While Binge-Eating Disorder is not an eating disorder necessarily spoken about enough, it is an extremely serious issue for many people.
This condition can be similar to bulimia, but without purging the food after having consumed it. When so many ‘healthy eating’ programmes target weight-loss and send the clear message that people must be stricter on themselves, this does not always address why they are overeating in the first place.
Many people who suffer with overeating disorders cannot simply ‘stop eating so much’.
They have a genuine compulsive urge to consume a large amount of food and this can be just as distressing and physically dangerous as other eating disorders. For example, it can cause obesity, sleep apnea, heart disease, high blood pressure, diabetes and arthritis too.
Emotionally, there is usually a reason behind this disorder, whether it is low self-esteem, past trauma, or a newly established coping strategy.
It is crucial that individuals seek help so that they can get to the root of their problem.
Signs that your loved one may be suffering from an eating disorder
It can be difficult to notice the early signs of an eating disorder, and not all signs will apply for everyone, but some things to look out for in a loved one may be:
- A drastic change in their weight;
- Negative comments about their appearance, and their weight in particular;
- An eagerness to prepare food for others, but not to consume it themselves;
- Reluctance to eat in front of others, and a defensive attitude when asked about eating generally;
- Low mood and low self-esteem;
- Seeming detached or permanently drawn and tired;
Extended periods of time spent in the bathroom, especially directly after mealtimes.
If you fear a loved one is suffering from an eating disorder, it is best to stay focused on the concern that you feel for their well-being, as opposed to making specific comments about their appearance, as we can otherwise risk colluding with what the eating disorder is already doing.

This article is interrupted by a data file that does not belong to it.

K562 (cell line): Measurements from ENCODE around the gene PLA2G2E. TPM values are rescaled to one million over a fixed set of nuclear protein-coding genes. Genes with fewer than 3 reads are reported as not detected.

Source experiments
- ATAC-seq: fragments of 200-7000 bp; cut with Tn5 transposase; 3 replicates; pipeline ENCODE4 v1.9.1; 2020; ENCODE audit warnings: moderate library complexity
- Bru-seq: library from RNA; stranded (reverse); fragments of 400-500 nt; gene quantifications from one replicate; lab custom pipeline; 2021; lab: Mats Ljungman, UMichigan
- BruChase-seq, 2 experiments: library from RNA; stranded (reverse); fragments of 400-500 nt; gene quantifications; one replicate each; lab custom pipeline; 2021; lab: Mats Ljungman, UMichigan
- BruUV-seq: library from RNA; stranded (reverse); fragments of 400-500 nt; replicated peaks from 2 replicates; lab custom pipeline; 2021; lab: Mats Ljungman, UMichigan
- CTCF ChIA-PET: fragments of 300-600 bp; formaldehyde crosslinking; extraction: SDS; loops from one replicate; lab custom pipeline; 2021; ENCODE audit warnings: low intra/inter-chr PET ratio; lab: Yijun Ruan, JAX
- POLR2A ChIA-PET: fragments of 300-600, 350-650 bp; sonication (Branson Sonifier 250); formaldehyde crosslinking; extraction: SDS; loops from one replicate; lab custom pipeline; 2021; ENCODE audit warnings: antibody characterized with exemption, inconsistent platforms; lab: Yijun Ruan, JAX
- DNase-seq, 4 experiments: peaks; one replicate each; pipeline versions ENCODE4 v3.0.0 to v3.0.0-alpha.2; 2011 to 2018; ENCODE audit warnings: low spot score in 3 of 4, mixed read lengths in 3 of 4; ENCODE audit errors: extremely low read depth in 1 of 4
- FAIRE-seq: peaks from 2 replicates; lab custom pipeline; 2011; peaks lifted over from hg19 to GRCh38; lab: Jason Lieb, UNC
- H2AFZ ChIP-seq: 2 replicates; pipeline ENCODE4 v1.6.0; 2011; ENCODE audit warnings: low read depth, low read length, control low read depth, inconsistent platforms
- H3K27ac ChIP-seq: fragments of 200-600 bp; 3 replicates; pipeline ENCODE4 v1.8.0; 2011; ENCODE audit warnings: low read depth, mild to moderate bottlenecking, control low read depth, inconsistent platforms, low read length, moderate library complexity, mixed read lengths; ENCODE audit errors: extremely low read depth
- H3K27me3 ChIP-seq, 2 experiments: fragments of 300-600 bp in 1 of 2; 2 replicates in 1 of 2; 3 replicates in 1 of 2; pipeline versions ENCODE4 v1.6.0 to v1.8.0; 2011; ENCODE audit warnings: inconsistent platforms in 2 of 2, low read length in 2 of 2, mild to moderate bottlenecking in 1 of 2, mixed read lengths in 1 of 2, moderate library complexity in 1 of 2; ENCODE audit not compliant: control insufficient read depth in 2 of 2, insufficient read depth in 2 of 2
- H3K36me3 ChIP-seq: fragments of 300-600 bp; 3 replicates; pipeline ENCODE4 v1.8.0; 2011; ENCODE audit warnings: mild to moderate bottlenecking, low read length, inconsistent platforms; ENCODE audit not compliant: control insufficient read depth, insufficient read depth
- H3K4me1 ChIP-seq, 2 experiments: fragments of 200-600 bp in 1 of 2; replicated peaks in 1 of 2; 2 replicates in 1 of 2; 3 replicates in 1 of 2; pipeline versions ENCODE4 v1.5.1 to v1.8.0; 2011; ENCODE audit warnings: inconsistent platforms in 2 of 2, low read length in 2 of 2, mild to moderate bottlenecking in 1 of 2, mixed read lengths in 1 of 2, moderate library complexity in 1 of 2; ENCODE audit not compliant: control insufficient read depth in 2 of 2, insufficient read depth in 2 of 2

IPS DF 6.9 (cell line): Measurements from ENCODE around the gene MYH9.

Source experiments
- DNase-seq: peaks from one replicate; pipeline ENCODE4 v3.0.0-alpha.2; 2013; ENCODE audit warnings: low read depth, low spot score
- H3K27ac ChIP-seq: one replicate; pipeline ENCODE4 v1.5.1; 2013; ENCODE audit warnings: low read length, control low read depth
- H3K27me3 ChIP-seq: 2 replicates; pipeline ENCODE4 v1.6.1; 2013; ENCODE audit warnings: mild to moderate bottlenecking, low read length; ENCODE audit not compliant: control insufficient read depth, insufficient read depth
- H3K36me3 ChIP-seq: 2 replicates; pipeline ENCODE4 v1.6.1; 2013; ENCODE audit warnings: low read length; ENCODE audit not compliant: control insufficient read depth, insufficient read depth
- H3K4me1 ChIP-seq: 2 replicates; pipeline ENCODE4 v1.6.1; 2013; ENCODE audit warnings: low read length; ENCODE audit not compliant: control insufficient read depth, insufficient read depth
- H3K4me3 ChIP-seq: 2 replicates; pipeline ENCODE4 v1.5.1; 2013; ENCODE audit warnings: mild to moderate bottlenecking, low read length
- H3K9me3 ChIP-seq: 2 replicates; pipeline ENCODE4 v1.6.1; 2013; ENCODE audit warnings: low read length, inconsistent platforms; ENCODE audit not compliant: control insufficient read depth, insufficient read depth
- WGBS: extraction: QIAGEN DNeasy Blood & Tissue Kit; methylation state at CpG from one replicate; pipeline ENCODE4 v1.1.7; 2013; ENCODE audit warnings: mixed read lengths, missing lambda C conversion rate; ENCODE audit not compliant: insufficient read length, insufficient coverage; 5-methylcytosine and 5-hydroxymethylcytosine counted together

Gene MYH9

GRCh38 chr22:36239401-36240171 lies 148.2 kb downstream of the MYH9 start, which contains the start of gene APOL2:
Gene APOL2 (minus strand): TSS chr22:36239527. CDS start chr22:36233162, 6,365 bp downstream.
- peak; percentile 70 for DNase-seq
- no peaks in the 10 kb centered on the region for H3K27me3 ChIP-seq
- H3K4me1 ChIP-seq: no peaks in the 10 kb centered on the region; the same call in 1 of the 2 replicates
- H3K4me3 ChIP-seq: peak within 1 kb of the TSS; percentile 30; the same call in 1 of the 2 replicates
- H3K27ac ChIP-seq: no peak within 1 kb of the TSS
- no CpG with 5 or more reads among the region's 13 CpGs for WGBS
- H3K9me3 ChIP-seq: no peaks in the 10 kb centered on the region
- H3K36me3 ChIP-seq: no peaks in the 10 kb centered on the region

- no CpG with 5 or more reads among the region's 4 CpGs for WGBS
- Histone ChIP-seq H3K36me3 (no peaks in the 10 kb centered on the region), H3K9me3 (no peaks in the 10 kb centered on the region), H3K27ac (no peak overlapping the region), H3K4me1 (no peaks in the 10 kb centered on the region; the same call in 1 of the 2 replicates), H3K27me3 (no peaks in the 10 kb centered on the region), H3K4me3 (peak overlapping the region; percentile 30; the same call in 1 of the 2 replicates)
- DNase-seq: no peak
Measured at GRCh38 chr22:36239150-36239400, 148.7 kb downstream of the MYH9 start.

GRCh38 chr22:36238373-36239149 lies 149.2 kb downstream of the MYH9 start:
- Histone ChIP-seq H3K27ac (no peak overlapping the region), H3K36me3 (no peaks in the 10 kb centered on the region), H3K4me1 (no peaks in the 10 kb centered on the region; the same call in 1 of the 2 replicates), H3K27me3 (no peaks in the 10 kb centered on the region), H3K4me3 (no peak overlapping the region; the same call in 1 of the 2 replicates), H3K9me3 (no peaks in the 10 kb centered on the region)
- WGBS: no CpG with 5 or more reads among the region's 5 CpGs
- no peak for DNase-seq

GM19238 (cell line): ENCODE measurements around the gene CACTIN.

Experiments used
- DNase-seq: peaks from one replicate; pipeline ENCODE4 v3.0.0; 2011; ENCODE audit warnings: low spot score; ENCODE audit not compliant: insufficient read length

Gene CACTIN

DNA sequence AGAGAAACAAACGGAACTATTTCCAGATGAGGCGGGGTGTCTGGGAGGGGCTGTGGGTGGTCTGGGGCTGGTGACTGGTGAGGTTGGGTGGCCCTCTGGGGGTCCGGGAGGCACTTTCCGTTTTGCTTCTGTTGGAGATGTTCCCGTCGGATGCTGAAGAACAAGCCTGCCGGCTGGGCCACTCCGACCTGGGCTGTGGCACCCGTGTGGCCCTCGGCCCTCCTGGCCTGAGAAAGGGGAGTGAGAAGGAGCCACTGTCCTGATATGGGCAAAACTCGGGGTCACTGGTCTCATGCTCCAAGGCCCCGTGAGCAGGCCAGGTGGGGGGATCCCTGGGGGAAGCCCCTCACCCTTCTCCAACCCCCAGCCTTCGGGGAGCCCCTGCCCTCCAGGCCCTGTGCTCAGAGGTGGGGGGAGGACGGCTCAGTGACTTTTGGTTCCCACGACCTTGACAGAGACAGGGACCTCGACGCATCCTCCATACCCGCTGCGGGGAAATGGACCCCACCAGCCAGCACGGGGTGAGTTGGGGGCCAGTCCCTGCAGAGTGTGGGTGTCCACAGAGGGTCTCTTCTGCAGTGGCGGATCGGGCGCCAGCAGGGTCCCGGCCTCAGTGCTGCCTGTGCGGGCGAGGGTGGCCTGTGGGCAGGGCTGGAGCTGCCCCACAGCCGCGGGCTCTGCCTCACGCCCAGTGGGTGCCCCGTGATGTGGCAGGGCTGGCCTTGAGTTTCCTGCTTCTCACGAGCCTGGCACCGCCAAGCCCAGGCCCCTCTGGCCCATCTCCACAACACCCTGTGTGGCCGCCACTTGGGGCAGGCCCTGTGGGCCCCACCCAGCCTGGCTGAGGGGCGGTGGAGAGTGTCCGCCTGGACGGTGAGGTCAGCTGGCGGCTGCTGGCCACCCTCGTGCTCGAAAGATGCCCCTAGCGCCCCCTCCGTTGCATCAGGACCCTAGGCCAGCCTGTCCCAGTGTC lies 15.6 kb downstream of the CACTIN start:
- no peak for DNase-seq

This can be very difficult for friends and families, but it is important to remain as open as possible to someone experiencing this eating disorder, so that they can seek help out, should they feel able to, and can then tackle the underlying cause of the illness.
Seeking help for an eating disorder
If someone is struggling with an eating disorder, the earlier the therapeutic intervention can be delivered to them, the better their chance of recovery.
Initially, it is a good idea to make an appointment with a doctor if you think you may have an eating disorder yourself.
If you feel like someone you care about may be suffering from an eating disorder, you can encourage them to seek professional help.
In a safe and therapeutic environment, individuals can explore their current thought processes and eating patterns.
Once there is a greater level of understanding about these beliefs, they can then move on to challenge them at a pace that feels manageable for them. Alongside this, the individual can begin to learn more positive ways of seeing themselves, and techniques to manage the anxiety that change can inevitably bring about.
Recovery from an eating disorder is a process that is unique for every individual, as there are specific causes, symptoms, and triggers for each person.
It is important to address these in order to help the person heal from their past pain and to arrive at a state of acceptance of themselves.